Preity Zinta’s dimpled smile is undoubtedly one of her best assets. And Dr Sunil Bhoolabhai, smile-care expert on the Femina Miss India panel, keeps it looking good. Most top Bollywood stars, including Karisma Kapoor, Hrithik Roshan, Madhuri Dixit and Kareena Kapoor, have had their smiles improved.
These days, however, smile designing is not limited to those in the glamour world. People in the middle and lower-middle class bracket are also eager to flash those pearly whites. Dr Partha Sarathi Mondal, who is doing his masters in dentistry (MDS) from the department of conservative dentistry and endodontics, Dr R. Ahmed Dental College, Calcutta, is among those helping people hone their smiles. He turns gap-toothed and discoloured smiles into picture perfect ones.
This line of dentistry, says Mondal, gives him creative satisfaction. He is no exception. An increasing number of those studying dentistry are opting for aesthetic dentistry, popularly called cosmetic dentistry. It encompasses procedures such as fixing buck teeth, whitening stained teeth, straightening uneven teeth or restoring cracked and chipped teeth which go on to improve the appearance of a person.
“There is a great demand for aesthetic dentistry all over the country,” says Dr Dibyendu Mazumdar, principal, Dr R. Ahmed Dental College. “According to the recommendations of the Dental Council of India, aesthetic dentistry has been included in the MDS course on conservative dentistry and endodontics.”
So if you want to design smiles, first equip yourself with a bachelor of dental surgery (BDS) degree. “You have to be very strong in your basics,” says Dr Debashish Bera, director of the Smile Craft Dental Foundation and Research Centre in Salt Lake, Calcutta. He adds that cosmetic dentistry is an interdisciplinary science. After BDS, you can specialise in operative surgery, conservative dentistry or prosthodontics but to be a good cosmetic dentist, you will need to have knowledge of all the fields, apart from a modicum of aesthetic sense and an ability to visualise.
You could also opt for one of the certificate courses in cosmetic dentistry offered by universities abroad.
Dr T.K. Pal, who heads the department of perodontics and community medicine at Guru Nanak Dental College, a private college in Panihati, Calcutta, says “These short-term courses help gain expertise in a specific area.” Pal recently did a course on implants, that is, replacing lost teeth permanently by embedding a false tooth in the gum.
These short-term courses — offered by the State University of New York, Buffalo and New York University, among others in the US — cost between Rs 2 lakh and Rs 3 lakh.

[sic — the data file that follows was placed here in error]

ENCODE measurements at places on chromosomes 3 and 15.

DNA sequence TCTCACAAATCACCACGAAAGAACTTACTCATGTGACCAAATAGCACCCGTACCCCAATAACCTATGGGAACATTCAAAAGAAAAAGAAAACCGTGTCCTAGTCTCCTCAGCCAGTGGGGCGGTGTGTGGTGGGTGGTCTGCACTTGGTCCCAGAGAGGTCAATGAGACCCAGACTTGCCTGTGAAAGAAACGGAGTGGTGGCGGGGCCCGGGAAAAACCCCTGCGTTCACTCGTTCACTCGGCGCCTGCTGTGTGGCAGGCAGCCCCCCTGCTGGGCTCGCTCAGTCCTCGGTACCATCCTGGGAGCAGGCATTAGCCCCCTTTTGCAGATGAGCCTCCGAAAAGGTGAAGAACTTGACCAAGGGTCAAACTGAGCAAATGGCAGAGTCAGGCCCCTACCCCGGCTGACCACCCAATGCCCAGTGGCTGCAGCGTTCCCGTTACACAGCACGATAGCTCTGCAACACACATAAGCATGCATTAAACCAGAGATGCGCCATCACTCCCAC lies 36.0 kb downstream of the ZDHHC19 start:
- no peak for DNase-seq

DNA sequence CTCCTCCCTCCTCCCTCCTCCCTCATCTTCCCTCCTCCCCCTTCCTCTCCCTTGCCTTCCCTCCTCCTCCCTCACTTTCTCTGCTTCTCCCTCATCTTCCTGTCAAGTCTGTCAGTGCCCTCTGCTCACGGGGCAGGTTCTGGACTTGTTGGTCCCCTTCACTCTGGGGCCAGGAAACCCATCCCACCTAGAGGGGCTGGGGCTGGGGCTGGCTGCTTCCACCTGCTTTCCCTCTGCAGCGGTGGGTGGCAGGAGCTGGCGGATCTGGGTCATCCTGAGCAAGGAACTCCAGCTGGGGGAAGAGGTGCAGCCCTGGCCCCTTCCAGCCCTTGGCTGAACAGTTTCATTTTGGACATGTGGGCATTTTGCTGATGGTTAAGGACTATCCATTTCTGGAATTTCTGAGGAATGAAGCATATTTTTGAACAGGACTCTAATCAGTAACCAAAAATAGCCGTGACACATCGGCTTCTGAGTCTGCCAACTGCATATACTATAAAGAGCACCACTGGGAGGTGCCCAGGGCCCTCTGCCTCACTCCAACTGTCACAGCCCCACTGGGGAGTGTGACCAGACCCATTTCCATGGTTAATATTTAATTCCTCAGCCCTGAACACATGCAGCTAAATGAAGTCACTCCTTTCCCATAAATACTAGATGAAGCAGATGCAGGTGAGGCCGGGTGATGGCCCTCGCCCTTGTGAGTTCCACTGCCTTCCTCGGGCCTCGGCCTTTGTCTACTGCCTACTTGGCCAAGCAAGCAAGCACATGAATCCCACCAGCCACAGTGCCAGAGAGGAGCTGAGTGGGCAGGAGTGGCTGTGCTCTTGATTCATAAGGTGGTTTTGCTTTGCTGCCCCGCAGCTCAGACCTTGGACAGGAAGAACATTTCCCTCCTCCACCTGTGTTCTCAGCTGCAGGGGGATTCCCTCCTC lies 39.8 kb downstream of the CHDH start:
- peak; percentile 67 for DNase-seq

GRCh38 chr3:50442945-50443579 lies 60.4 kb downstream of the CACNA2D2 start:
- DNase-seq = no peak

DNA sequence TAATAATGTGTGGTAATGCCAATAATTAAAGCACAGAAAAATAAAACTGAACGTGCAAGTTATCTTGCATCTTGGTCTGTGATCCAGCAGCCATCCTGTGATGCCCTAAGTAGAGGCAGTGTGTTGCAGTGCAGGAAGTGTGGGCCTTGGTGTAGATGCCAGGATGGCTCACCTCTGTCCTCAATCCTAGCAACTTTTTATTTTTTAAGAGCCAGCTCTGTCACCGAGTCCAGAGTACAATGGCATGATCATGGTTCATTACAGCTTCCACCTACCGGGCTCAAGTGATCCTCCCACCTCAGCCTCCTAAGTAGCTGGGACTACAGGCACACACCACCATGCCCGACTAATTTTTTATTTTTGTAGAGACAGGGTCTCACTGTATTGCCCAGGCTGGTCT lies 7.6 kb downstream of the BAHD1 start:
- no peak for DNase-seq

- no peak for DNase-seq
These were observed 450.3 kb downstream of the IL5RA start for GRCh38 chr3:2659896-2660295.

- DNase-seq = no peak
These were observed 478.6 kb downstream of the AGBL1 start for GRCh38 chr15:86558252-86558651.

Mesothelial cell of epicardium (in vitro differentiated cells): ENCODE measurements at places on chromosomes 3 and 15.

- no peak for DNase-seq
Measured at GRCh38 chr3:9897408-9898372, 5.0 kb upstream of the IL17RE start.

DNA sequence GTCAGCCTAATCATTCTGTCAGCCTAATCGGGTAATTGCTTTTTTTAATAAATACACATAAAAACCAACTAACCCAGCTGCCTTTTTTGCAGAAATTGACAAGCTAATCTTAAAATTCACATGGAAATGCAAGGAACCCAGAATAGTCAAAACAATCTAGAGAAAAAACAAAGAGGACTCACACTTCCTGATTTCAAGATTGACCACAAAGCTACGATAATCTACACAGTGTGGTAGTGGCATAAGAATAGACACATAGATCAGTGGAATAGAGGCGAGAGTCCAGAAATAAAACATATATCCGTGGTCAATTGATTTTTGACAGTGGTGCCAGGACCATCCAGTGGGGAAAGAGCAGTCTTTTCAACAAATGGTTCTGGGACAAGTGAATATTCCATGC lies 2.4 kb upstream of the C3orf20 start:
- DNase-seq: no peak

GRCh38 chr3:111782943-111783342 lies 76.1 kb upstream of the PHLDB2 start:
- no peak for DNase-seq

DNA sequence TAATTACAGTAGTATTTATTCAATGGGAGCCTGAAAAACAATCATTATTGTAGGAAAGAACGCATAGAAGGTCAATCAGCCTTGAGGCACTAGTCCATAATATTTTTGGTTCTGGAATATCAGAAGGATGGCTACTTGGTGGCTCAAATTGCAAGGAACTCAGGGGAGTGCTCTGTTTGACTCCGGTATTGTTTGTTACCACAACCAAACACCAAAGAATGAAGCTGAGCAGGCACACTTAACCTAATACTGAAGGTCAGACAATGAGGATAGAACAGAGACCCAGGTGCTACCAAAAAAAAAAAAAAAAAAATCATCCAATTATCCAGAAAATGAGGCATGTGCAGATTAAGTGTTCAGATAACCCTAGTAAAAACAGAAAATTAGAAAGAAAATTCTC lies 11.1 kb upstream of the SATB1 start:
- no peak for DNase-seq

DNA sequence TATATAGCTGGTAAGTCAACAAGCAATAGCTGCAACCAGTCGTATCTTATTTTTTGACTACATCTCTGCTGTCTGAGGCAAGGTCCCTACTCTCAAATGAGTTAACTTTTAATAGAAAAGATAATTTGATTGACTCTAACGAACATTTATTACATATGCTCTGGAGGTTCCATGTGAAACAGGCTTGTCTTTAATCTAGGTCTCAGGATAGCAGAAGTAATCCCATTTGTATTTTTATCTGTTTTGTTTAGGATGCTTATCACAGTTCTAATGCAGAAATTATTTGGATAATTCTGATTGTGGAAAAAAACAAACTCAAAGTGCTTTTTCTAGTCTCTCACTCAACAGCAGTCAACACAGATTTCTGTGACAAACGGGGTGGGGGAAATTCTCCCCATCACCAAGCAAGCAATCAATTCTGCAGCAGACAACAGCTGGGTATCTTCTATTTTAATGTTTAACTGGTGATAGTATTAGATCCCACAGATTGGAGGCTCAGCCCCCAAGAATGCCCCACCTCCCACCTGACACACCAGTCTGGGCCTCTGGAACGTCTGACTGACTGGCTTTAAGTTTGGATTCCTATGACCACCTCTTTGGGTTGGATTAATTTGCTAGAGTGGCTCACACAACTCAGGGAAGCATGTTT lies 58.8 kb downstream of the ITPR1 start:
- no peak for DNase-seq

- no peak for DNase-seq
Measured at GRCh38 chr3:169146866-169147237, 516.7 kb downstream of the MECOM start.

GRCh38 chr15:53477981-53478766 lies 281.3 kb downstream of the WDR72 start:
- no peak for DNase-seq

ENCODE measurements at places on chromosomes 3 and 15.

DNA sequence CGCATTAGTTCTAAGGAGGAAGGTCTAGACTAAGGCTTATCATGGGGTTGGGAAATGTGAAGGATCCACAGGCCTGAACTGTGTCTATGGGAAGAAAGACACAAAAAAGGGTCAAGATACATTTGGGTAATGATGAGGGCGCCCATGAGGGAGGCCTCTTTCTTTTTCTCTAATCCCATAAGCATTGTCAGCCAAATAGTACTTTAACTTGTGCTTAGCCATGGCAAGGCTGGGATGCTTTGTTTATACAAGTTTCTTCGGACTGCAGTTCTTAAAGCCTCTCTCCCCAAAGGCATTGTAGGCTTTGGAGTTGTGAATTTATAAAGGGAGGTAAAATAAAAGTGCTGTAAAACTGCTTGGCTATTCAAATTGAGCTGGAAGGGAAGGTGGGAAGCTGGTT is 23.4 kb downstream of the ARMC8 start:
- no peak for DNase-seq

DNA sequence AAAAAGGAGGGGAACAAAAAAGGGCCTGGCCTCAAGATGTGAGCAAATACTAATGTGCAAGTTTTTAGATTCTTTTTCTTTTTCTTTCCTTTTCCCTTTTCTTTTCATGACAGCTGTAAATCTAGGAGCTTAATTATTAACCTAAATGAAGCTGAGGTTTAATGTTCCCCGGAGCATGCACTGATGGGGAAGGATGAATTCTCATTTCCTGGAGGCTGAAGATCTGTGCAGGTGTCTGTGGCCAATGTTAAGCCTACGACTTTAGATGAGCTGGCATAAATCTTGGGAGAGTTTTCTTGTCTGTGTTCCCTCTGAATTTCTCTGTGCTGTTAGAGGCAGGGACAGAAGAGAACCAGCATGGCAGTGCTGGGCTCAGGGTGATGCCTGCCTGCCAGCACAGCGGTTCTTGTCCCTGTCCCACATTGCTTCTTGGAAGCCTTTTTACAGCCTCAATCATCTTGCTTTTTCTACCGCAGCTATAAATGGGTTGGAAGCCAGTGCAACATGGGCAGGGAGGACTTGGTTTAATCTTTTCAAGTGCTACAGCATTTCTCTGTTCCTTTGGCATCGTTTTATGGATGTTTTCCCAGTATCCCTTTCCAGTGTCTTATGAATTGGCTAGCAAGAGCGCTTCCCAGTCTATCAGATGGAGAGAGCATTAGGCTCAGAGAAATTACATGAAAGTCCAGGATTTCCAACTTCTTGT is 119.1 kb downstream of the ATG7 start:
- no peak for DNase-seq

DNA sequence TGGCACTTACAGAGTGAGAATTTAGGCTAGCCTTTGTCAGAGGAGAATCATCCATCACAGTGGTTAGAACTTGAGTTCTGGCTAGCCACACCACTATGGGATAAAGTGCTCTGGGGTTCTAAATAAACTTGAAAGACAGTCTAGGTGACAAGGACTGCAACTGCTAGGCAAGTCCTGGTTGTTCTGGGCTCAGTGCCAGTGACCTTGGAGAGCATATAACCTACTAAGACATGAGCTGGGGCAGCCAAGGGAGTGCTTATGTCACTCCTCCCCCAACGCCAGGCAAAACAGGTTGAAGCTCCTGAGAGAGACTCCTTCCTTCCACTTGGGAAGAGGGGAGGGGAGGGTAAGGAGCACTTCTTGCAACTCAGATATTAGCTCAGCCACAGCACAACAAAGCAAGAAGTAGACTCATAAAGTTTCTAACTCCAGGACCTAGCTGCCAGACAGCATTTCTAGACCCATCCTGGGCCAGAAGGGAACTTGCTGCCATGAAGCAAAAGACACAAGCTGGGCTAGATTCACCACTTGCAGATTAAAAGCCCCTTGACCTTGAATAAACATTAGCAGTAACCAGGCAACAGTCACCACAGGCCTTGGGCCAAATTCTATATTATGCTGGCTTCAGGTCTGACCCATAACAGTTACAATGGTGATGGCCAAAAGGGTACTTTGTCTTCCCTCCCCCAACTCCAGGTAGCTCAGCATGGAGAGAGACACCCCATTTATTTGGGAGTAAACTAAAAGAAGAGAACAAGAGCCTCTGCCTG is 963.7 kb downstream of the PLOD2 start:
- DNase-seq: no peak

Not all doctors, however, feel it is mandatory to do a short-term course in cosmetic dentistry. “If you have done your BDS from a reputed institute (the government colleges are all good), then you should be able to handle the work,” holds Dr Seema Taneja Gupta, a Delhi-based orthodontist. But she adds that a postgraduate degree, preferably in oral and maxillofacial surgery or conservative dentistry, helps.
Oral and maxillofacial surgery deals with the jawbone and the mouth. Dental surgeons who specialise in this field can also do rhinoplasty, popularly known as a nose job, the most common cosmetic surgery. Orthodentia, which Taneja Gupta specialises in, is the art of straightening uneven teeth, usually with braces. Conservative dentistry, on its part, tries to preserve teeth, instead of pulling out diseased ones. This branch advocates salvaging as much of the natural tooth as possible and then capping it to make it look perfect.
A perfect set of teeth apart, a patient can also have his jaw line improved, says oral and maxo-facial surgeon Dr Ajay Shahi of Apollo Gleneagles, Calcutta. “And we have plenty of takers for this operation.”
That is mainly because people have become conscious of their appearance, especially since looks are important in the fast growing hospitality and glamour sectors. “That is why there is an emphasis on all dental work looking good. Alongside, we now have the material, like composites, which make it possible for all repair work, including fillings, to be invisible,” says Calcutta-based prosthodontist Dr Samiran Das.
Dental surgeons can usually find employment with government hospitals, private nursing homes and public companies that have their own health services. They can even set up private practice but it is advisable to work in a hospital or nursing home, or with an experienced practitioner, before setting up one’s own chamber.
Salaries at government hospitals start at Rs 10,000 while a private nursing home pays a qualified fresher Rs 25,000 approximately. The earnings from private practice are low in the beginning but can eventually go up to more than Rs 50,000 a month. The sky, however, is the limit if cosmetic dentists can carve a niche for themselves.
Not everyone, however, is attracted merely by the lucre. Ujjal Das, a first year BDS student, is a case in point. “Nothing can be more satisfying that making a person smile beautifully,” he says. Preity Zinta would surely say cheese to that.